For organizations like the 34th Bomb Squadron from Ellsworth Air Force Base, South Dakota, the Green Flag air-to-ground exercise provides dynamic training for the Airmen from their B-1B Lancer aircrew and support personnel to prepare for deployments.

"Green Flag is an Air Combat Command exercise typically for Airmen who are getting ready to deploy," said Lt. Col. Daniel, director of operations, 34th BS. "The initial concept is that they get the air assets that are going to be in theater, as well as a ground component commander for a brigade and get used to working together."

In its creation, Green Flag was not so comprehensive. Over the years, it has evolved into one of the most important ways to train Airmen on much larger scale operations.

"Initially it was all close air support, but Green Flag has evolved over the years and now there is also a brigade fight," Daniel said. "It's become a force-on-force with over 4,500 friendly personnel and over 200 pieces of armor, including tanks and Humvees on the ground. It's a very large force sort of exercise working on tactics and procedures."

Squadrons, such as the 34th BS, use Green Flag as a valuable opportunity to train new B-1B pilots and crewmembers alike for what to expect downrange.

"From the exercise perspective though, our squadron has eight crews out here at the moment and half of them will be first time deployers," Daniel said.

These Airmen who are new to their position gain from Green Flag the repetitions and fundamental close air support training necessary to be successful when emerged in a deployment environment.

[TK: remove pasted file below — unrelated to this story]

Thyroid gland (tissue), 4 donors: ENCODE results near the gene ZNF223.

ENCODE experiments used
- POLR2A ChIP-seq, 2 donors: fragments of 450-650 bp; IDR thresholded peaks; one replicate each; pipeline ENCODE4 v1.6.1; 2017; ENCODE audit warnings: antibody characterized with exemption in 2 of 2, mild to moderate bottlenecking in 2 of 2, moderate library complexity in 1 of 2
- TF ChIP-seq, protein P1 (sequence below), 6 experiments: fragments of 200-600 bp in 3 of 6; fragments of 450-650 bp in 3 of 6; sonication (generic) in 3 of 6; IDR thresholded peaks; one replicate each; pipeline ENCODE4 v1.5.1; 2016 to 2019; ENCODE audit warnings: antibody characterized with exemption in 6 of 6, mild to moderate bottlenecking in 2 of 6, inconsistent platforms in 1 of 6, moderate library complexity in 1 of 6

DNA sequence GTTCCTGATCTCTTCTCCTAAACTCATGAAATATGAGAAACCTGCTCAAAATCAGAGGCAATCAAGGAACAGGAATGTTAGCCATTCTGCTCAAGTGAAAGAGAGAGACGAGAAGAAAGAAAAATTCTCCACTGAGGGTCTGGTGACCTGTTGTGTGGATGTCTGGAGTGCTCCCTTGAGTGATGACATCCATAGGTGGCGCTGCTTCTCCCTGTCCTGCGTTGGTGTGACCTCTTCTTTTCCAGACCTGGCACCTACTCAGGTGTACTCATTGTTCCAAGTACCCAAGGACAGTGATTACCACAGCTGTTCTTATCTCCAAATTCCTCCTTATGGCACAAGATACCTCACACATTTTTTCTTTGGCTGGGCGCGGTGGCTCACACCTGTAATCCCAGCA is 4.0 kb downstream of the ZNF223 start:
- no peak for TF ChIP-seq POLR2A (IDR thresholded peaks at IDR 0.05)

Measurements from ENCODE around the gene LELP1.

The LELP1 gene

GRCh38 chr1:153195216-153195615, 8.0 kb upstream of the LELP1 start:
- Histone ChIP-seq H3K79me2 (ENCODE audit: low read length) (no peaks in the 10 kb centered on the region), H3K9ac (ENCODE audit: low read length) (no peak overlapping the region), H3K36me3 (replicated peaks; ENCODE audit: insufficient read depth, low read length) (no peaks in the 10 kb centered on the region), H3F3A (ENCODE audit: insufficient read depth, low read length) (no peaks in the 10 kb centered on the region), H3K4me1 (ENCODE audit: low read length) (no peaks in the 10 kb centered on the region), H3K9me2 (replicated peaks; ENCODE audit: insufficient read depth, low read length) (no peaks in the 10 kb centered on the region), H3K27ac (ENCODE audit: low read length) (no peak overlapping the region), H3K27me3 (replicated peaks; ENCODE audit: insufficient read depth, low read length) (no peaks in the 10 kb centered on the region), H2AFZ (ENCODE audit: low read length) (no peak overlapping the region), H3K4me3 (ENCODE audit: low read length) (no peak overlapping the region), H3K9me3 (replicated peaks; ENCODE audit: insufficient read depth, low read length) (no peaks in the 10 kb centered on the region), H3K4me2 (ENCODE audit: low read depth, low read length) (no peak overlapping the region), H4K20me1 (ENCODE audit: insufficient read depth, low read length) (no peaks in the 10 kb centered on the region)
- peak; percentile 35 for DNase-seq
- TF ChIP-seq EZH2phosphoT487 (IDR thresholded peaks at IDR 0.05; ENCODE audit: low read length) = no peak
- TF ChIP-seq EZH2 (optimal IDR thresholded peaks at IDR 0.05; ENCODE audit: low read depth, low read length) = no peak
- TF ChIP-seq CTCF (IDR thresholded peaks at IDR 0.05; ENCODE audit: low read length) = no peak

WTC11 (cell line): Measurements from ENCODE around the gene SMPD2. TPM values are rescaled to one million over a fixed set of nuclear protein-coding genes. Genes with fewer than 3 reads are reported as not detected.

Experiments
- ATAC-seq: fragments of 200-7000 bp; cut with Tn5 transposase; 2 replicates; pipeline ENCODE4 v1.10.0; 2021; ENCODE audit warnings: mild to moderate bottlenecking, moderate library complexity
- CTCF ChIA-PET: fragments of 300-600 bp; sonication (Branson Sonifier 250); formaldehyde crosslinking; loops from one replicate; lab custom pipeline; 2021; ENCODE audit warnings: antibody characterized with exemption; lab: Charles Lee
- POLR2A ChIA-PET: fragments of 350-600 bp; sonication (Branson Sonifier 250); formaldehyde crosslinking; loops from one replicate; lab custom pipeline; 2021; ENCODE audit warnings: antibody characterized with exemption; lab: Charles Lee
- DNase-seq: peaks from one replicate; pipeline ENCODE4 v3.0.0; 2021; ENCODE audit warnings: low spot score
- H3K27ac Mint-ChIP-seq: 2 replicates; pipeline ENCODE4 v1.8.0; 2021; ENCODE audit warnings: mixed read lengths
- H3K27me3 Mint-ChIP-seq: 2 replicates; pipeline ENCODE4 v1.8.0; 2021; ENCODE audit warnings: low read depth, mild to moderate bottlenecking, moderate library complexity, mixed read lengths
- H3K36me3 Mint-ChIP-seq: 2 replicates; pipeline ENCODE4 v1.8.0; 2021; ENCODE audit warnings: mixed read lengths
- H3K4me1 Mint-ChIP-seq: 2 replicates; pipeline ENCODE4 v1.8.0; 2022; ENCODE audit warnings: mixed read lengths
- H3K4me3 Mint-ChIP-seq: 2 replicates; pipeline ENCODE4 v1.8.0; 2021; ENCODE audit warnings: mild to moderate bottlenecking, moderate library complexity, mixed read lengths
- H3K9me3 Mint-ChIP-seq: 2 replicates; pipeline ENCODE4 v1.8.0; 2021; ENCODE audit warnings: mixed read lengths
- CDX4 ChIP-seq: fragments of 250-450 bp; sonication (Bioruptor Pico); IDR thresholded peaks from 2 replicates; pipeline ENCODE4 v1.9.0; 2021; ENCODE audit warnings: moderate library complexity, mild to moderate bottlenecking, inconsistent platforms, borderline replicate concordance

"We bring a lot of our newer pilots and our newer offensive and defensive avionics guys out here so it's a lot of crew training," said Tech. Sgt. Kenneth, 28th Aircraft Maintenance Squadron. "So right now it's all close air support, which is what we've been doing a lot more while deployed. For them it's really priceless training, because what you do here and what you can practice, bringing that to the warfighter limits mistakes, hopefully to zero."

With the squadrons that attend preparing to deploy in the future, the ability to throw a wrench in the day-to-day operations and force aircrews to overcome the challenges of deploying provides essential experience.

"As we're prepping to deploy... you're taking your operations and maintenance [personnel] out of their normal flying patterns at home station, up-rooting them and making them move forward," Daniel said. "It helps us work even closer with our maintenance guys and build that relationship that's going to be important while deployed. It's a cross-check to make sure that we have everything we need in our deployment kit."

While the pace may be fast during Green Flag, the necessary missions that the 34th BS will eventually participate in is more than worth the price.

"We get Airmen out here and get them doing fundamental sorties," Daniel said. "So on any given sortie I have a new weapons system officer in the back getting anywhere from eight to 10 lines on an hour and a half sortie of the range."

Through the entire Green Flag, the 34th BS B-1s have prepared for the stresses of deployment and obtained valuable air-to-ground training in the process.

"The guys out here, I wouldn't bring any other group with me," Kenneth said. "They're unreal and they've kept up through the whole thing."